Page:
During the unprecedented presidential campaign of 2008, in what is now considered the best campaign ever, Barack Obama pledged to create 3.5 million new jobs and cut taxes for 95% of the American population. Lofty goals indeed. Since his brief tenure in office, sobering, even alarming data continue to stream out of government bureaus. To wit: Since December, 2007, 4.4 million American jobs have vanished and unemployment is now at 8.1%, the highest since 1982. GDP fell by 6.2% in the last quarter of 2008 and the Dow Jones has fallen 20% since Inauguration Day in what has become the worst start of a new year in 100 years for world stocks.
On March 6, the S&P 500 closed at 682.50 on 37% less volume than its 2008 peak. Since V shaped market bottoms are characterized by a selling climax, the implication is that the stock market route has not run its course.
This Bear Market is immune to good news. TARP, a $787 billion stimulus package, billions for AIG, billions for Citigroup. A cumulative $9.7 trillion has been pledged by the U.S. to combat the financial crisis, yet financial vital signs remain in critical condition. The Libor-OIS spread,the premium banks charge each other for short-term loans, rose just above 1 percentage point two weeks ago for the first time since Jan. 9. Contracts traded in the forwards market indicate the gauge, which measures banks reluctance to lend, will remain higher for the rest of the year than before Sept. 15, when the bankruptcy of Lehman Brothers froze credit markets. "Libor-OIS remains a barometer of fears of bank insolvency," former Federal Reserve Chairman Alan Greenspan said in an interview. "That fear has been substantially reduced since mid-October, but the decline has stalled well short of any semblance of normal markets." The Fed's quarterly Senior Loan Officer survey released Feb. 2 found that more than 65 percent of banks restricted lending the previous three months even as they received about $200 billion of taxpayer funds from the US government. Interestingly, Maestro Greenspan was absent at Davos last month. I wonder why. In attendance was New York University Professor and prophet of doom Nouriel Roubini, who says U.S. financial losses may reach $3.6 trillion, suggesting the banking system is "effectively insolvent."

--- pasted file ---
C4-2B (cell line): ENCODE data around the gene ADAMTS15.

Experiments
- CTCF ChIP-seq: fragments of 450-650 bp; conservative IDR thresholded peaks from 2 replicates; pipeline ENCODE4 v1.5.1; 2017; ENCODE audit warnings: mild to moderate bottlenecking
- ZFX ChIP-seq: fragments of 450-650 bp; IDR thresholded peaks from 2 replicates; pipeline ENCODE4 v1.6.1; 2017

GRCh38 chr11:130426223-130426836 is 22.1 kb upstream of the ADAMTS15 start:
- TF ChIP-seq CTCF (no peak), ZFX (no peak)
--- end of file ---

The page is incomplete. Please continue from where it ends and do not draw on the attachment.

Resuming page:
The shameless and grossly overpaid corporate chieftains who created this mess are now holding a gun to lawmakers' heads to force government bailouts or else. Last week before Congress, in a rare divergence from his monotone temperament, Fed Chairman Ben Bernanke expressed "anger" that AIG, which effectively exploited its AAA rating to game the system and behave like a hedge fund by selling credit default swaps (insurance) on mortgage-backed securities composed of subprime debt, had to be bailed out by the taxpayer lest the entire world financial system go into cardiac arrest. American International Group appealed for its fourth U.S. rescue by telling regulators the company's collapse could cripple money-market funds, force European banks to raise capital, cause competing life insurers to fail and wipe out the taxpayers' stake in the firm. AIG needed immediate help from the Federal Reserve and Treasury to prevent a "catastrophic" collapse that would be worse for markets than the demise last year of Lehman Brothers, according to a 21-page draft AIG presentation dated Feb. 26, labeled as "strictly confidential" and circulated among federal and state regulators. "What happens to AIG has the potential to trigger a cascading set of further failures which cannot be stopped except by extraordinary means," said the presentation by New York-based AIG. "Insurance is the oxygen of the free enterprise system. Without the promise of protection against life's adversities, the fundamentals of capitalism are undermined." It worked. Regulators revised AIG's bailout last week to ease loan terms and extend $30 billion in fresh capital after the firm posted a $61.7 billion fourth-quarter loss, the worst in all of corporate history. Total US government aid for AIG now stands at US $160 billion. As Lenin put it, "give the capitalists enough rope, and they will hang themselves." What Lenin didn't count on was a benevolent super-state standing by to throw a lifeline once greed had bankrupted the financial system.
Where Will the Money Come From If All the Banks Are Insolvent?